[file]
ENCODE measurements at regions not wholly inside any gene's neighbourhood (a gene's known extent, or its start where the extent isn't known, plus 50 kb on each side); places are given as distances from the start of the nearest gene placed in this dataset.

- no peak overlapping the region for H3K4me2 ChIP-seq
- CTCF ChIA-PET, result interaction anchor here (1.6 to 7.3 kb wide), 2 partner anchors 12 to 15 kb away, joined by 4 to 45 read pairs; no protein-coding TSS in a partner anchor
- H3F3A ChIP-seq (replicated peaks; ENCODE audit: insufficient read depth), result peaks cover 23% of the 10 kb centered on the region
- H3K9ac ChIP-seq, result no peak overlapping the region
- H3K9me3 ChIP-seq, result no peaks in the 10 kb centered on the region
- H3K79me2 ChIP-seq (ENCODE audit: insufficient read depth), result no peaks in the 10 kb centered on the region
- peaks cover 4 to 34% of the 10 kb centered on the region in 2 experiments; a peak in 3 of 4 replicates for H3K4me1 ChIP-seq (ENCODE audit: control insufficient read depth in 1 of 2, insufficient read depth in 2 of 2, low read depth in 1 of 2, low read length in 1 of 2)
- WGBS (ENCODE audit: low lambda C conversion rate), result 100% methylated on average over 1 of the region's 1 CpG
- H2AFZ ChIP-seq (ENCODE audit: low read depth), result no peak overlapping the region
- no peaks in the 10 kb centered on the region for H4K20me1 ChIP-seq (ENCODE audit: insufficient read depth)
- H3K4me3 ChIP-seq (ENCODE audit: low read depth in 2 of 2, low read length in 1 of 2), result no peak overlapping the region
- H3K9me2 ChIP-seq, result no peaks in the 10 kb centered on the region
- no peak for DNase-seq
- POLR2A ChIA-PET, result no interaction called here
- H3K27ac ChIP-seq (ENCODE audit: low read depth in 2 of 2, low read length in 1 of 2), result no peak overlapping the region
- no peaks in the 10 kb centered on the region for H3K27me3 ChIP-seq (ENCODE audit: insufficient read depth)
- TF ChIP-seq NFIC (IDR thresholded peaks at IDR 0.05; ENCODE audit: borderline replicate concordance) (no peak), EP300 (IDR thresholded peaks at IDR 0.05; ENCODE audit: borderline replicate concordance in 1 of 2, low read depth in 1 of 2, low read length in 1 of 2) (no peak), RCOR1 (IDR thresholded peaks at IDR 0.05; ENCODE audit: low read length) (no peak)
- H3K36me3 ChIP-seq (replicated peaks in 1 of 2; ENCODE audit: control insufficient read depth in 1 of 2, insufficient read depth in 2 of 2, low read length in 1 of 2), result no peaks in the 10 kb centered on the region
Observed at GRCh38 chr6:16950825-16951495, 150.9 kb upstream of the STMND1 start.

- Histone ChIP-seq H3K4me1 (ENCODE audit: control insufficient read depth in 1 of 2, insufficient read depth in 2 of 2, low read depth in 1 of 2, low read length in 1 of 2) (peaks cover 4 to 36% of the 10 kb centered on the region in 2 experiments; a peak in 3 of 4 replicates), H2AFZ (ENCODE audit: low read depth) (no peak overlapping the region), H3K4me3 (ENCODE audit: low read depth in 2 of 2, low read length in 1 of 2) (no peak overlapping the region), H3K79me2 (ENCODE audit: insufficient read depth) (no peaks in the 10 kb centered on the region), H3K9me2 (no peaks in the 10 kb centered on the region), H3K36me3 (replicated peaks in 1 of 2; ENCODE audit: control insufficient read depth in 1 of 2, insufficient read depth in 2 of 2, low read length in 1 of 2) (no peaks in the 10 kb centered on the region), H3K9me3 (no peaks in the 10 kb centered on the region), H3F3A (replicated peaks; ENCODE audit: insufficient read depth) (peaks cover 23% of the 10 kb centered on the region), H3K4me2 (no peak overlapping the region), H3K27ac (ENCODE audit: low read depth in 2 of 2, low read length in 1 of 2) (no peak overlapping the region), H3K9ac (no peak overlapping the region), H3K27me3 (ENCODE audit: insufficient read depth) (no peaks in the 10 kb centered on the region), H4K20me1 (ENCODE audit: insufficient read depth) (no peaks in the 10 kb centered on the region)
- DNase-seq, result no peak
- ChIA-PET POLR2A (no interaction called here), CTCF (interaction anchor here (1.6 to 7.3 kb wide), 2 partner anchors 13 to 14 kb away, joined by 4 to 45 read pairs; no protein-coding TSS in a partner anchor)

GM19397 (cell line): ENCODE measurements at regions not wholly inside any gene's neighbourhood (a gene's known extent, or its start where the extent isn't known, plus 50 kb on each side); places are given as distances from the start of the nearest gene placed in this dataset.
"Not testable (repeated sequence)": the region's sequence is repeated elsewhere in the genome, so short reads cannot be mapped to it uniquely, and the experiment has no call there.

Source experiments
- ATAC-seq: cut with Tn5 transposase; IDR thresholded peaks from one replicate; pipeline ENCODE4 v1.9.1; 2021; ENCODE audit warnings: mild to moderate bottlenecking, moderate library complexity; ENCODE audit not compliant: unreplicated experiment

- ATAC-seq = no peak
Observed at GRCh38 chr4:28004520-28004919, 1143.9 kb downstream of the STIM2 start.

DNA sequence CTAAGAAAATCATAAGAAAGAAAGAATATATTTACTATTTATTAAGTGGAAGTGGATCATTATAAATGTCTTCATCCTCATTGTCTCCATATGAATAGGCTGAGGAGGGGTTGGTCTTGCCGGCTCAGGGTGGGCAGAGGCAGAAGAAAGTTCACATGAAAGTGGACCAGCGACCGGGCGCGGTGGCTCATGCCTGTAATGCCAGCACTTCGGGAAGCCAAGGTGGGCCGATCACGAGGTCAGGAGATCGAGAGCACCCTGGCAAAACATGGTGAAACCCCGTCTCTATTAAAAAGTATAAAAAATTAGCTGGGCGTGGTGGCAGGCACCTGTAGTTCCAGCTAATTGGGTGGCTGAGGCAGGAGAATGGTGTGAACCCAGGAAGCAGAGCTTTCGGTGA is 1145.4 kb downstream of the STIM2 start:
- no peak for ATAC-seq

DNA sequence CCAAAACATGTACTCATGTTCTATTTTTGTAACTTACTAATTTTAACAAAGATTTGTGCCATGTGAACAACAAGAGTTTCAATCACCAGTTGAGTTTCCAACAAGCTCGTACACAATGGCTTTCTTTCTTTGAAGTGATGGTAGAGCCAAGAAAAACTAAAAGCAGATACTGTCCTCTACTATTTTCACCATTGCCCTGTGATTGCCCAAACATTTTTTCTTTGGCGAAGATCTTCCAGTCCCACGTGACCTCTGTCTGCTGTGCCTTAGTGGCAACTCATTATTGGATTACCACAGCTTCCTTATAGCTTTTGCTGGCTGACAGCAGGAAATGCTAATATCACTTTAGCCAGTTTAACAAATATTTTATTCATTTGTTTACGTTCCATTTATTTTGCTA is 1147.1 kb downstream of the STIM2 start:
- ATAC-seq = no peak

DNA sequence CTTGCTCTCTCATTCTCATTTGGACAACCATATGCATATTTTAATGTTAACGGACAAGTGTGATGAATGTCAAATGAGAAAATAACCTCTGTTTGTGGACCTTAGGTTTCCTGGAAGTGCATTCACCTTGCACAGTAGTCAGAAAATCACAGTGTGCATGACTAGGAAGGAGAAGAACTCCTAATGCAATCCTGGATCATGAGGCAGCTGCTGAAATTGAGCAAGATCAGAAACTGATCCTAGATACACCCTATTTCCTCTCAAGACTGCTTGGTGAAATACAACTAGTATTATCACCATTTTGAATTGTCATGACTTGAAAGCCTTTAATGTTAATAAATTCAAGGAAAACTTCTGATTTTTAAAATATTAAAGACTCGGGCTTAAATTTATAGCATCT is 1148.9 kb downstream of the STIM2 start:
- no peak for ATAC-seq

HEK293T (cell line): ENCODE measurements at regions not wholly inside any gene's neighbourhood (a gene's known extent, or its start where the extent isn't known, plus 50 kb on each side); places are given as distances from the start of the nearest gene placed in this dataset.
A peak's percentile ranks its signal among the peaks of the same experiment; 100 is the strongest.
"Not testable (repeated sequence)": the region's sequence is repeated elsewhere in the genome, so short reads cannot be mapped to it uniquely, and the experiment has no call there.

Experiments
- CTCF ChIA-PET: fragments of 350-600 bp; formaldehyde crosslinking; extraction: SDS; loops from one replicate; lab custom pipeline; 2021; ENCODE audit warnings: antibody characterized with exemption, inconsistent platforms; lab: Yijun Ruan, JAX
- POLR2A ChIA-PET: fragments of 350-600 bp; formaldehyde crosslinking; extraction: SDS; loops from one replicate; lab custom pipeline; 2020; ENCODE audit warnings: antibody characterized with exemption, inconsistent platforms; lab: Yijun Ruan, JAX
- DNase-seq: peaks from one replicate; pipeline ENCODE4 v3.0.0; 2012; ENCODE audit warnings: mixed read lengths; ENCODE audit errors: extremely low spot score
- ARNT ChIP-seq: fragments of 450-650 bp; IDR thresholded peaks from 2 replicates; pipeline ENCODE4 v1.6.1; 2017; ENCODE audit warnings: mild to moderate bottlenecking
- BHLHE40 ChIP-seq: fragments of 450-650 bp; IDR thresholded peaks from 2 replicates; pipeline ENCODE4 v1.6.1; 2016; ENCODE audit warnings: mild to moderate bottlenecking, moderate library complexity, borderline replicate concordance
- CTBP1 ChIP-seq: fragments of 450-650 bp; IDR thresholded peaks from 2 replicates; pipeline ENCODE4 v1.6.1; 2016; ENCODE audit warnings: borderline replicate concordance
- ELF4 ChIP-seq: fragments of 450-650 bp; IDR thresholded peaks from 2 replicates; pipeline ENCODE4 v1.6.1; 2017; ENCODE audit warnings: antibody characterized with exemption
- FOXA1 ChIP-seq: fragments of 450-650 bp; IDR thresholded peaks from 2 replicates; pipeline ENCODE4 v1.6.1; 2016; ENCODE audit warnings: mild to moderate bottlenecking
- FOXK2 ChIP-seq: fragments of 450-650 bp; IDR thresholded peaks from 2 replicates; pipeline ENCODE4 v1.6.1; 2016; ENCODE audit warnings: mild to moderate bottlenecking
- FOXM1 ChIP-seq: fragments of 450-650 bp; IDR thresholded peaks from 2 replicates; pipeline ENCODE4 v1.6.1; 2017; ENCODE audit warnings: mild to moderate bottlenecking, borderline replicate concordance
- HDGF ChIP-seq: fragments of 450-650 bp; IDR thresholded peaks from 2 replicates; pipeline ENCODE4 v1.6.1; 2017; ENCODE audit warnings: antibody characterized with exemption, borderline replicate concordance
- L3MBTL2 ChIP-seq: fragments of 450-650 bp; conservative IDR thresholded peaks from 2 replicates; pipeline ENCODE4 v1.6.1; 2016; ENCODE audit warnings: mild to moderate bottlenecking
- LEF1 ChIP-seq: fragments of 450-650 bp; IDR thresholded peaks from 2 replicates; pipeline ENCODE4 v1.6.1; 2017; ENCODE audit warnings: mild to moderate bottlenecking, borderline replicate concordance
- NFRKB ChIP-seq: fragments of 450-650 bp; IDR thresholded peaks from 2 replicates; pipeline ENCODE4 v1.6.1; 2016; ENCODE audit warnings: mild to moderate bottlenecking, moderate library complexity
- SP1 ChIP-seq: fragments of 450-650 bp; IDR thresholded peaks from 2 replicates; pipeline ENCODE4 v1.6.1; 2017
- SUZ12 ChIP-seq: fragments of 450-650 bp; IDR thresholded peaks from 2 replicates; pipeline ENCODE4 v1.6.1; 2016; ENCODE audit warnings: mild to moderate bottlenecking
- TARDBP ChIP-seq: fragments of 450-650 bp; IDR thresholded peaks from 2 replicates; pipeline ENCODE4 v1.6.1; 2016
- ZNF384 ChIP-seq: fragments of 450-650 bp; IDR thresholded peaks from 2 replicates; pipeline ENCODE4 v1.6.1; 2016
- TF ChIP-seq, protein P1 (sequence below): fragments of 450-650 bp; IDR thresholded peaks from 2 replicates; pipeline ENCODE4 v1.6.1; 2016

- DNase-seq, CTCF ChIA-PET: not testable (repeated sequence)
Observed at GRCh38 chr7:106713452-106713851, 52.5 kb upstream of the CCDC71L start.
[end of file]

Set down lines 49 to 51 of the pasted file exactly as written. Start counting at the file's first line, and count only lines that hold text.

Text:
- FOXM1 ChIP-seq: fragments of 450-650 bp; IDR thresholded peaks from 2 replicates; pipeline ENCODE4 v1.6.1; 2017; ENCODE audit warnings: mild to moderate bottlenecking, borderline replicate concordance
- HDGF ChIP-seq: fragments of 450-650 bp; IDR thresholded peaks from 2 replicates; pipeline ENCODE4 v1.6.1; 2017; ENCODE audit warnings: antibody characterized with exemption, borderline replicate concordance
- L3MBTL2 ChIP-seq: fragments of 450-650 bp; conservative IDR thresholded peaks from 2 replicates; pipeline ENCODE4 v1.6.1; 2016; ENCODE audit warnings: mild to moderate bottlenecking